Pheasant season is alive and well
My German shorthair Brady locked solidly into a point early Tuesday morning, opening day of Michigan’s 2015 pheasant season. As I cautiously moved in the rooster flushed and took off in a low flight that would’ve had me shooting directly over Brady’s head. I held up, but my friend Al Stewart, Michigan DNR’s upland game bird specialist, had a clear quartering view and promptly dumped the ringneck with a clean shot.
A great start to opening day of pheasant season in Michigan’s Lower Peninsula.
Pheasant hunting in Michigan was a highly-anticipated tradition for decades. In prime times Michigan pheasant hunters shot in the neighborhood of 1 million birds each year. Up until about the mid-1960s – while family farms trumped enormous commercial agricultural fields on the landscape across central and lower southern Michigan – fencerows, uncropped grasslands and brushy fields were abundant and teeming with ringnecks.
Around the late 1960s, commercial farming really started to grow. Those fencerows and grasslands began to disappear in favor of huge agriculture fields. With the habitat decimated, what was once a time-honored annual tradition dwindled to barely a cackle when talk turned to fall hunting seasons.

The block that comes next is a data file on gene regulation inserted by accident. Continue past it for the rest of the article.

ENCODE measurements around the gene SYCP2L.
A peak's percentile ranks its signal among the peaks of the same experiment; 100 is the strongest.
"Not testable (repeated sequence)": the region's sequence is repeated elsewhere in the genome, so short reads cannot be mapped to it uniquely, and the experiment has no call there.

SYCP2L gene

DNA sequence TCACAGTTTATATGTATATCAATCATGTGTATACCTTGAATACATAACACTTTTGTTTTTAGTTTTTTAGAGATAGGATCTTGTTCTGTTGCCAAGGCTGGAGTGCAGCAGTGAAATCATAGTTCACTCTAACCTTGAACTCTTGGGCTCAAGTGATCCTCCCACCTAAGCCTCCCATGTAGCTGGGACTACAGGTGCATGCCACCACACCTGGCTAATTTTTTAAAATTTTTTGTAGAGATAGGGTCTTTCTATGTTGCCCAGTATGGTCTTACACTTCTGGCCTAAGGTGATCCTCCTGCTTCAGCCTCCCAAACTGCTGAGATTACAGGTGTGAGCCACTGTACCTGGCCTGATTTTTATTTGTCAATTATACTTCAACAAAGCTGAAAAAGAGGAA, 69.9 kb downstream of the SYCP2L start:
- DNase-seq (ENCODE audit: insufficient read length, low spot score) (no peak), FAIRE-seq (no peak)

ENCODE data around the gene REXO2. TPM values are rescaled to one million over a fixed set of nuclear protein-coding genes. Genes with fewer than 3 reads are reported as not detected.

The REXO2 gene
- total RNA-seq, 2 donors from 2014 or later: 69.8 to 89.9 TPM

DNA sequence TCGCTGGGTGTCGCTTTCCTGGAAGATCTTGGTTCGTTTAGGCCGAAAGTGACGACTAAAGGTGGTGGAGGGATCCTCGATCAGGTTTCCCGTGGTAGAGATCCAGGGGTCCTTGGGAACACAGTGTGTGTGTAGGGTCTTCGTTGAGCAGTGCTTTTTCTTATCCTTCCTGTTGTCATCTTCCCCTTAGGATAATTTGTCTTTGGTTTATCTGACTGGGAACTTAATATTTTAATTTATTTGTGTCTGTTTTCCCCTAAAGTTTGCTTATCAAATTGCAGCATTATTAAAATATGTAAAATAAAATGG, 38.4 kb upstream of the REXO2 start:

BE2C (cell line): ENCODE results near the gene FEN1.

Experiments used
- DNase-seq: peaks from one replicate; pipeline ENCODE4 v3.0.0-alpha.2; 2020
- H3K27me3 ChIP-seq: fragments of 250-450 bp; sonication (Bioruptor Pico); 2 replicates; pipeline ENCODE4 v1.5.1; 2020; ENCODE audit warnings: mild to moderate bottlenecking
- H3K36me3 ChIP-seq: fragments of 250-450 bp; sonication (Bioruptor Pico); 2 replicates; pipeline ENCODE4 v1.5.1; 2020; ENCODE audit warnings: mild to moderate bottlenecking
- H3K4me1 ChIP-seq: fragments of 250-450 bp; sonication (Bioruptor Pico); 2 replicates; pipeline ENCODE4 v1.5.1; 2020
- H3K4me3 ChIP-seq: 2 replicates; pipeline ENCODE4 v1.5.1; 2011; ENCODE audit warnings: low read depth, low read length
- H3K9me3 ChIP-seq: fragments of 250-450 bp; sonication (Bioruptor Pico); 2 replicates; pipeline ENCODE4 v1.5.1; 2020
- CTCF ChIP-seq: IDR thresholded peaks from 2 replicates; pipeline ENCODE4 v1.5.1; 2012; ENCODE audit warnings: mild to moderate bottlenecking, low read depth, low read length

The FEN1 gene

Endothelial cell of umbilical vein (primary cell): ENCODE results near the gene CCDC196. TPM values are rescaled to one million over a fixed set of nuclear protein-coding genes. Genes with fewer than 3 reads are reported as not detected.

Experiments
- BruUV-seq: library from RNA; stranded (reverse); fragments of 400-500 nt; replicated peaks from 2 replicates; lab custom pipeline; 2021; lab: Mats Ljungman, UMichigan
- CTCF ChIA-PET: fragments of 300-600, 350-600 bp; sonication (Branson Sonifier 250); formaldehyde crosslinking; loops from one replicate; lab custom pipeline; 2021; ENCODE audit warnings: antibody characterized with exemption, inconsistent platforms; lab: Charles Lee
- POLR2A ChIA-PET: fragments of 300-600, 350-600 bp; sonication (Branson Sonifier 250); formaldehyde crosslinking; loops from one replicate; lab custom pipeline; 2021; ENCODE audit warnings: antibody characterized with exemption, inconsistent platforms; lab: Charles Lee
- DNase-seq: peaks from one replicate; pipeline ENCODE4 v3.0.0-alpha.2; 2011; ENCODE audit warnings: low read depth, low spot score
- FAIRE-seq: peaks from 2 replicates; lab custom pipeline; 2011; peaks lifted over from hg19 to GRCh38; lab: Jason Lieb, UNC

Tom Lounsbury owns a family farm in Tuscola County and has been planting his property in pheasant habitat for years. He mixes his plantings with switch grass, cone grass and a Pheasants Forever mixture that includes big and little blue stem, rye, indian grass and more. He also has an important water source on his property in the form of a farm pond and an agriculture creek.
Tom’s invited me to join his hunting party for the opening day festivities for the past several years and each Oct. 20 the hunting has been fantastic. Last year, we put up more then 20 wild Michigan pheasants on opening day. This year was no less exciting as we flushed 13 roosters and 11 hens in about 5 hours of hunting.
Tom’s not alone in his quest to bring back viable populations of ring-necked pheasants.
Individual land owners, state and federal agencies and a slew of state and federal conservation groups have joined forces in an effort to revive pheasant hunting in Michigan.
The Michigan Pheasant Restoration Initiative is a multifaceted cooperative program that seeks to restore and enhance pheasant habitat on private and public lands. That, in turn, should produce more pheasants and more pheasant hunting opportunities.
The MPRI is accomplished through public-private cooperatives of 10,000 acres or more. It assists landowners in using state and federal financing to improve wildlife habitat on their property.
With efforts from landowners like Lounsbury along with the members of the Michigan Pheasant Restoration Initiative there’s a glow of light for the future of pheasant hunting in Michigan… and it’s glowing brighter every day.